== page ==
By Tuesday, Ellie is back to work at her art studio where she paints abstract art, as no other job could allow her this degree of sexual freedom. By Wednesday, something starts to feel wrong. Ellie is worried the yeast is back. She makes an emergency visit to her gynecologist, who confirms, after a quick evaluation, that she is having another yeast infection. Ellie asks how this could be possible. She eliminated all sugary foods from her diet. The gynecologist proceeds to drop a bombshell:
“Sex can also cause yeast infections.”
Ellie sits in her car crying. It’s another rainy night. How is she to deliver this news to Rob? It would threaten everything in their relationship. She decides after much deliberation that she simply can’t.
In the bedroom, Rob paces angrily.
“Again!? How is this possible?”
Ellie cries. “I don’t know…”
“Didn’t you visit a doctor?”
“Yes, she said she didn’t know…”
He shakes his head. He knows the story doesn’t add up. He senses his wife lying to him—the two are just so close, there’s no way he could be immune. He picks up the newly purchased box of 7-day Monistat sitting on the bed.
“What is this? Does this even work?!”
He tears through it to find a large tube of cream and seven enormous plastic syringes.
“You’re putting these inside of you every night?”
He already knew this, but he’s acting like it’s new information. Rob has gone completely irrational. He pulls out a syringe and evaluates it closely. It’s around eight inches long.
“You’re not putting these inside of you. Not if I have any say in the matter.”
He throws them at the wall. Ellie sobs and rushes to the floor to gather the syringes. She collects them and sees that there are only six.
“Maybe you got the yeast infection from too much sex with…”
We find Rob, holding the seventh syringe, and jamming it into the nightstand. He breaks down sobbing, and now the two of them are crying. Ellie realizes she has no choice but to tell Rob the truth. In the climax of the film, which ironically is the only plot point when the two characters aren’t climaxing, Ellie reveals her lie. She tells Rob that sex is the cause of her second-round yeast infection.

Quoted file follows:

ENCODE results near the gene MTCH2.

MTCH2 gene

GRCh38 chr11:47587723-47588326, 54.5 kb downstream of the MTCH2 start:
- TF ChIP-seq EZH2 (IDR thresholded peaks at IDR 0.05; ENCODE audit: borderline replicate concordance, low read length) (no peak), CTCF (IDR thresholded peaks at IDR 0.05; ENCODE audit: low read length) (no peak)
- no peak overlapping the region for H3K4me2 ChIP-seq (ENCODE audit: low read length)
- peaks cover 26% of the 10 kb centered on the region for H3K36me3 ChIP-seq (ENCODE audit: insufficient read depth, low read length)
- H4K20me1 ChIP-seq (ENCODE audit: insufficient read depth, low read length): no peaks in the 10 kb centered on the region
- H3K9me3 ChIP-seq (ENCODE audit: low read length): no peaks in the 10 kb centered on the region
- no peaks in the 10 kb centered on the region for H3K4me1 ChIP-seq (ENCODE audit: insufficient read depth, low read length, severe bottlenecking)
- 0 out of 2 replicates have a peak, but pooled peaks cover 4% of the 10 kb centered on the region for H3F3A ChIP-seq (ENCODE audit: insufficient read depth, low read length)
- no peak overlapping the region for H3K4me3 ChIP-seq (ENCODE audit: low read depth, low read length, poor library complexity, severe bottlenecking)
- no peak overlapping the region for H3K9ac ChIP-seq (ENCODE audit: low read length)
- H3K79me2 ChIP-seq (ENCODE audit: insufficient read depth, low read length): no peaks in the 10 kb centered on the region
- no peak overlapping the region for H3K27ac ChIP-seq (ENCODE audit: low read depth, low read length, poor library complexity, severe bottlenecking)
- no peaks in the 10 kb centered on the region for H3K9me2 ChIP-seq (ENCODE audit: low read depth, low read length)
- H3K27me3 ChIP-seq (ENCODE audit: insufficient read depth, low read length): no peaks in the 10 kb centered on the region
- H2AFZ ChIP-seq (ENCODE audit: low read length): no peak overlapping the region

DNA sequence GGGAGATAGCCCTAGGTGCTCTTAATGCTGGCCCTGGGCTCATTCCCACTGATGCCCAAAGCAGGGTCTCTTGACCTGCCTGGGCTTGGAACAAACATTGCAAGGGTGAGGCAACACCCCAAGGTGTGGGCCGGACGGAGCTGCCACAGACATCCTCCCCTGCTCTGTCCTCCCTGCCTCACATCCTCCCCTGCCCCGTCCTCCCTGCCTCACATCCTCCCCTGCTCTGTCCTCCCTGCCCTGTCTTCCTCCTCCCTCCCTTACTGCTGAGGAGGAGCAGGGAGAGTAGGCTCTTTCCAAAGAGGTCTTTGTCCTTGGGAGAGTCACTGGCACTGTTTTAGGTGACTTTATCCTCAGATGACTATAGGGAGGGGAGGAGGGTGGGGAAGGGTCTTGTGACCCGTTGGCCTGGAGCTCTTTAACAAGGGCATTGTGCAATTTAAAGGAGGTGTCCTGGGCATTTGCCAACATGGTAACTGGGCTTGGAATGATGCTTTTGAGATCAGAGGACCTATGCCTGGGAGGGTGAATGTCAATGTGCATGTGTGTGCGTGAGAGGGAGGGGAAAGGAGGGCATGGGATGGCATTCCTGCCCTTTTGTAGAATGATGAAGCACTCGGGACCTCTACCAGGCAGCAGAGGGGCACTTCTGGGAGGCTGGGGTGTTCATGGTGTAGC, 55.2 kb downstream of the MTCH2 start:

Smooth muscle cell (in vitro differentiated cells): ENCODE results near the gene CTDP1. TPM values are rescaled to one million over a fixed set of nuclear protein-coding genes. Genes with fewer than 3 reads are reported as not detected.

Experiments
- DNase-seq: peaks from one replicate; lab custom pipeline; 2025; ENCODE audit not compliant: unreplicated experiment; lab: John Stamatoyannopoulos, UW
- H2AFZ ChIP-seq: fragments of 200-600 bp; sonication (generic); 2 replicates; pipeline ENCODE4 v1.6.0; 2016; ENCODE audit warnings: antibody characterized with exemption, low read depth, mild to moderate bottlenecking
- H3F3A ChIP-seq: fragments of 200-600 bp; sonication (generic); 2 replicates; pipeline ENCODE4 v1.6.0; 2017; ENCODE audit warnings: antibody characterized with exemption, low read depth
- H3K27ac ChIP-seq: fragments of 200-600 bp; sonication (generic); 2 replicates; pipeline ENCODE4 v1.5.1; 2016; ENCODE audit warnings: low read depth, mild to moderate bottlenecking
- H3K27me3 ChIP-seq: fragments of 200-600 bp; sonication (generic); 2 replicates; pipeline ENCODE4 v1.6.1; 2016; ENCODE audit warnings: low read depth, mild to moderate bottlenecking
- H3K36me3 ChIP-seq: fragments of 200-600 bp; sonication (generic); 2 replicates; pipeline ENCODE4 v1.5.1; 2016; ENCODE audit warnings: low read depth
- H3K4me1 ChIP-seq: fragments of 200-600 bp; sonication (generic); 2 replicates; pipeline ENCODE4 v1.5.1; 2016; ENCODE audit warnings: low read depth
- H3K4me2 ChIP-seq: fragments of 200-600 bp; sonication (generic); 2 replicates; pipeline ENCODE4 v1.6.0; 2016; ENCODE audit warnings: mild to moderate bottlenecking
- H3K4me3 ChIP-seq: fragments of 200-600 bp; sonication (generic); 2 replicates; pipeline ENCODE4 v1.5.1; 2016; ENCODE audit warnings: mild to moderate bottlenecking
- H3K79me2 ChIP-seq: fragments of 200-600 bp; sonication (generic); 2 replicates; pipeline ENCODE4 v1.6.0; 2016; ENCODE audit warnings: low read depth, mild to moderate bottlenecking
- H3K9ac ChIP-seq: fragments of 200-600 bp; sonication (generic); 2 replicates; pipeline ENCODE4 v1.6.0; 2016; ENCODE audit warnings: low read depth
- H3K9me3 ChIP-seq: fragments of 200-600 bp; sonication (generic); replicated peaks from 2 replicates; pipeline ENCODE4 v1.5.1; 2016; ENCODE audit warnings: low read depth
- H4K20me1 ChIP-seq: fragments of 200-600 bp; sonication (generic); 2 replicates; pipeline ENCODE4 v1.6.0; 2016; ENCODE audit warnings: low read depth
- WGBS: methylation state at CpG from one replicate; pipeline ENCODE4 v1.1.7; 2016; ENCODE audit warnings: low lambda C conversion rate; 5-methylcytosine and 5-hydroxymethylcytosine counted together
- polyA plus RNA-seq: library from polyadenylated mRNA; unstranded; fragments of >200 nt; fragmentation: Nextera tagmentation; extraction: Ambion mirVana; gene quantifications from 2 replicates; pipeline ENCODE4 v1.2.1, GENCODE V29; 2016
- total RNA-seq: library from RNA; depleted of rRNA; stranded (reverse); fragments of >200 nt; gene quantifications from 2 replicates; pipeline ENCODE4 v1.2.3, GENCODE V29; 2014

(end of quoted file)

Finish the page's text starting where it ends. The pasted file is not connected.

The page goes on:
“It was me?” Rob drops the deformed seventh plastic syringe to the floor.
He rushes to embrace her, apologizing for causing her the pain. In an act of solidarity, Rob and Ellie embark upon a sixty-day period of celibacy, testing the limits of self-control and the constitution of their marriage. They emerge as one, hornier than ever. Ellie goes on a sustainable low-sugar diet and buys the famed book written by Dr. William Crook, The Yeast Connection. The film closes on a shot of this book sitting on Ellie’s nightstand and the sounds of sheets rustling in the background.
A sequel is in the works, whereupon Rob develops a phobia of period blood.
Shirin Najafi is a writer living in Los Angeles. She graduated from Columbia University with a degree in economics and worked in investment banking before deciding to quit and become a writer. She performs the voice of a cat in some videos (www.magicalstew.com) and is currently working on her first novel.